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A B C D E F G H I J K L M N O P Q R S T U V W X Y Z

Abandonment
A disclaimer of ownership by the trustee or debtor in property deemed burdensome or inconsequential. Once property has been "abandoned," it is no longer the property of the estate, and creditors can seek to recover their money.

Abstract of Judgment
A court document that states how much the loser of a lawsuit owes, and which creates a lien, or a claim on property, when filed with the county recorder where the property is owned.

Abstract of Title
A written history of all the transactions that bear on the title to a specific piece of land. An abstract of title covers the time from when the property was first sold to the present. Used by the title company to produce a title binder.

Acceleration Clause
The section of a mortgage document that allows the lender to speed up the payment date in the event of a default, making the entire principal amount due.

Acceptance
A property seller's formal, written approval of a buyer's offer.

Account Agreement
An agreement that you sign and which lists your rights and responsibilities and the bank's rights and responsibilities for the bank account.

Accounting Method
The method used by a business or individual to keep records. Most individuals and small businesses use the cash method, although businesses that maintain inventory are required to use the accrual method. See also "Accrual Method" or "Cash Method."

Accounts Payable
Money owed by a business for goods and services received.

Accounts Receivable
Money owed to a business by purchasers of goods and/or services.

Accrual Method
Business accounting in which you report income in the year you earned it and expenses in the year you incur them, rather than reporting income and expenses when you receive payment or when you pay the expenses. Under this method, if you built a deck and billed the client in December 1999, the amount you charged would be reported in 1999 as income even if you didn't get the payment until January 2000. If you own a business that maintains an inventory, you are required to use the accrual method.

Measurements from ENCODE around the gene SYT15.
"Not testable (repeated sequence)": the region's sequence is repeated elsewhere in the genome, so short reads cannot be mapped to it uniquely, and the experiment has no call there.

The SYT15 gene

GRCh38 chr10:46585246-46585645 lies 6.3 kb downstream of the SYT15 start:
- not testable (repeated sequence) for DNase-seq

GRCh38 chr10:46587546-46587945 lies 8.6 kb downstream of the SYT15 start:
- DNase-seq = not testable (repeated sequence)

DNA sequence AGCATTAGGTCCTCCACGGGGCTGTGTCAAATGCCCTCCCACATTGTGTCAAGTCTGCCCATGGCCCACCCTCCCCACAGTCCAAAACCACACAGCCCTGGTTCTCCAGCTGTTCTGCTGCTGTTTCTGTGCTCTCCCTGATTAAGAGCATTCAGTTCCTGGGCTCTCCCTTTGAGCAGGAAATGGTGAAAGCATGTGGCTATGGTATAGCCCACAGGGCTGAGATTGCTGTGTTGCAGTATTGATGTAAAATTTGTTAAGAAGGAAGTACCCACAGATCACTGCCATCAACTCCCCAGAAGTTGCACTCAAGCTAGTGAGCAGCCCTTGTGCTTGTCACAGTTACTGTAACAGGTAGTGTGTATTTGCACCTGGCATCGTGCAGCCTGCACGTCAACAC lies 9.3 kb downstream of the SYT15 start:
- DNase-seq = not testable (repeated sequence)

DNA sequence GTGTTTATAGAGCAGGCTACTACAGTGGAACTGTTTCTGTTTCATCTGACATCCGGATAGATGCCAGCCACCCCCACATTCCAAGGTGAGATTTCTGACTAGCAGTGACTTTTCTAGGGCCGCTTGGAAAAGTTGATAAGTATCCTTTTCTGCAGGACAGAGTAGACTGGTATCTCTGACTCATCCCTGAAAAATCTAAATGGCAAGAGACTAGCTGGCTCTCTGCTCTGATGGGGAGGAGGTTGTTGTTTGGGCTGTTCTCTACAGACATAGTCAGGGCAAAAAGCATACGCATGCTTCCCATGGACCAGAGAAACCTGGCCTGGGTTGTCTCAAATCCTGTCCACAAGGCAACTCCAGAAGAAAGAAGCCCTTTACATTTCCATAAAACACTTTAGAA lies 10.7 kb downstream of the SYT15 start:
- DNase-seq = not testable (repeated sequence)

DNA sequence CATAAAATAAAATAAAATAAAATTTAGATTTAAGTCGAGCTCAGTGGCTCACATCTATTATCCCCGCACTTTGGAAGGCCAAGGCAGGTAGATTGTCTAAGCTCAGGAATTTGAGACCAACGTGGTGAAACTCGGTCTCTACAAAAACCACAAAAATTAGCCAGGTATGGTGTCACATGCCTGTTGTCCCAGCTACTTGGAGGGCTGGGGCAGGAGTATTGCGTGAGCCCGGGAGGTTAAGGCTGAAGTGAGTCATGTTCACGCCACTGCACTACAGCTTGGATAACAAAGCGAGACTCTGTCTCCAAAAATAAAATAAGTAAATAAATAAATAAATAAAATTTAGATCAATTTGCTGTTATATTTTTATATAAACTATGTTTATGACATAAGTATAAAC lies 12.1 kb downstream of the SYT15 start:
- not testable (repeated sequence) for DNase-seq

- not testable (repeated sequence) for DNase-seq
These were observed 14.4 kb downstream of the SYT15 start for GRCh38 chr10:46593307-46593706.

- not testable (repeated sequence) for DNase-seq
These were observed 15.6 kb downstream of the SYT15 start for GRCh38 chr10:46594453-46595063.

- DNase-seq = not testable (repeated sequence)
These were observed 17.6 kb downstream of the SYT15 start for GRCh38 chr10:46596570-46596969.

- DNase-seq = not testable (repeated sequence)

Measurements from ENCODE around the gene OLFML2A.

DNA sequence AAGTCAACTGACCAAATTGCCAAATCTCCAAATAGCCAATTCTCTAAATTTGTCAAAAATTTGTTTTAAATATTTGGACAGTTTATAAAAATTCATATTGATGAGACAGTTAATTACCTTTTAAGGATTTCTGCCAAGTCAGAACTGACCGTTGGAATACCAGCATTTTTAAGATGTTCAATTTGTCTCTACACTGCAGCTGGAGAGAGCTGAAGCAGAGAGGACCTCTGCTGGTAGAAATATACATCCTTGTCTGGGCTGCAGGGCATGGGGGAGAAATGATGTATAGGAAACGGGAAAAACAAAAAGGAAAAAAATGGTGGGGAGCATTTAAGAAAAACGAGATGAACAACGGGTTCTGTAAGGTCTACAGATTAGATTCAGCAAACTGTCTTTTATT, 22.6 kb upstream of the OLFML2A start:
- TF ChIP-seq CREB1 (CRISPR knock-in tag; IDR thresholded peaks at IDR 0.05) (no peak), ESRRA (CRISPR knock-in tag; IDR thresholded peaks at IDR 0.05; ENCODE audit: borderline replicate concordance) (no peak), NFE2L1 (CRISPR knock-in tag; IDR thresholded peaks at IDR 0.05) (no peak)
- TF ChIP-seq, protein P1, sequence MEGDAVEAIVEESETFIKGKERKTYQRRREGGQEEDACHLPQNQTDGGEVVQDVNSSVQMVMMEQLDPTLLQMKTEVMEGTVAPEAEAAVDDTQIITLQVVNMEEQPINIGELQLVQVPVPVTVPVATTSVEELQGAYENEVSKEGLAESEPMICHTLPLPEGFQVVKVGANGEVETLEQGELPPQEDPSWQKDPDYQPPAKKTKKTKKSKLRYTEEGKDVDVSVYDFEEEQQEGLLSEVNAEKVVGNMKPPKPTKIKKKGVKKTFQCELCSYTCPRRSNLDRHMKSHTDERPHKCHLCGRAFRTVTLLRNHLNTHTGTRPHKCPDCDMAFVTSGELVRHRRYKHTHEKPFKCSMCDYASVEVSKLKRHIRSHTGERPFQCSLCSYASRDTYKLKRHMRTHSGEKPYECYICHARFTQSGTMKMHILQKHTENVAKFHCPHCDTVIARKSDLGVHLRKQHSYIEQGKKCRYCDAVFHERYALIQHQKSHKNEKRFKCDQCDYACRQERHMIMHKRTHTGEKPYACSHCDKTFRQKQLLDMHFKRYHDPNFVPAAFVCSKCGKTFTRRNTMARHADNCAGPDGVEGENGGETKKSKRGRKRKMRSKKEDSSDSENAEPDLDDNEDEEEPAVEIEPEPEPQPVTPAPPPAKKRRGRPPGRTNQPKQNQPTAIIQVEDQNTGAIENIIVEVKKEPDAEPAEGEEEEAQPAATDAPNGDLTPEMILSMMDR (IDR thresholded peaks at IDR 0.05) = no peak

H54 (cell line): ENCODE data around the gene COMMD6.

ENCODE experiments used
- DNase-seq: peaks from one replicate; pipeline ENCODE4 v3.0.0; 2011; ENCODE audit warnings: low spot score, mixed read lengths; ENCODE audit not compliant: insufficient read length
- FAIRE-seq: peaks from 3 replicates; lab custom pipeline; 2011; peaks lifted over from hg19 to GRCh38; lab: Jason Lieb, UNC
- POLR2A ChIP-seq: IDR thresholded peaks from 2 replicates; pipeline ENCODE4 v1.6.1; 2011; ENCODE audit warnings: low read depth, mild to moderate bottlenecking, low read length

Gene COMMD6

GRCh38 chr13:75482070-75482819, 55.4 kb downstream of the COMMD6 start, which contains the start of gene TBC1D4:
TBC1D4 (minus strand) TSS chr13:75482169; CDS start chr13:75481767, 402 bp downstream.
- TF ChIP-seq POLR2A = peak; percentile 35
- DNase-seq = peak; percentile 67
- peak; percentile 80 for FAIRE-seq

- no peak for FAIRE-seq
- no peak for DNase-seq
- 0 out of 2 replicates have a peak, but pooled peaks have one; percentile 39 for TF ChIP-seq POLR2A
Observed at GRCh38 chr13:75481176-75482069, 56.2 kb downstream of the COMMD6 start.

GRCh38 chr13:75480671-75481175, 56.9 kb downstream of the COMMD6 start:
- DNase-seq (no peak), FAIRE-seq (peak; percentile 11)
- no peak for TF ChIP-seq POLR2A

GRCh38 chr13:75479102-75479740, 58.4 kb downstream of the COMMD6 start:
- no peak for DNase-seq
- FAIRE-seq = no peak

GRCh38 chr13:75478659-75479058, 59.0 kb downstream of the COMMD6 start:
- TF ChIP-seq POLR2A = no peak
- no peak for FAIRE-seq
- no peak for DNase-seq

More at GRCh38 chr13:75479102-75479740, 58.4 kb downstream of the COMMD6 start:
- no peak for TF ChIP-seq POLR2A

Accrue
To come into possession or gather together an amount, often over a period of time.

Accrued Interest
Interest which has already been earned but has not yet been paid.

Acquiring Financial Institution
Merchants must maintain an account with an acquiring financial institution to receive credit for credit card transactions. Daily credit card totals are deposited into the merchant's account minus any fees.

Acquisition Fee
A fee charged by some leasing companies for originating the loan, just as mortgage lenders charge points as an origination fee. This fee is often not specified in a contract, but rolled into the capitalized cost when calculating monthly payments.

Acre
43,560 square feet. A plot of land 180 by 242 feet is one acre.

Acre Foot
The water or other material needed to cover an acre of land one foot deep. Equivalent to 325,851 gallons.

Act of God
When used in insurance policies, an event caused by natural forces such as hail, rain, tornado, lightning, floods or earthquakes, which results in damage to property.

Active Income
Active income, such as wages, tips and profits from your business that you materially participate in, and portfolio income, such as interest and dividends. Generally, you cannot offset active income with passive losses. See also "Non-passive Income."

Actual Age
The years since a structure was built. Differs from effective age.

Actual Cash Value
The amount of money that a broker or dealer has invested in the purchase and repair of a used vehicle.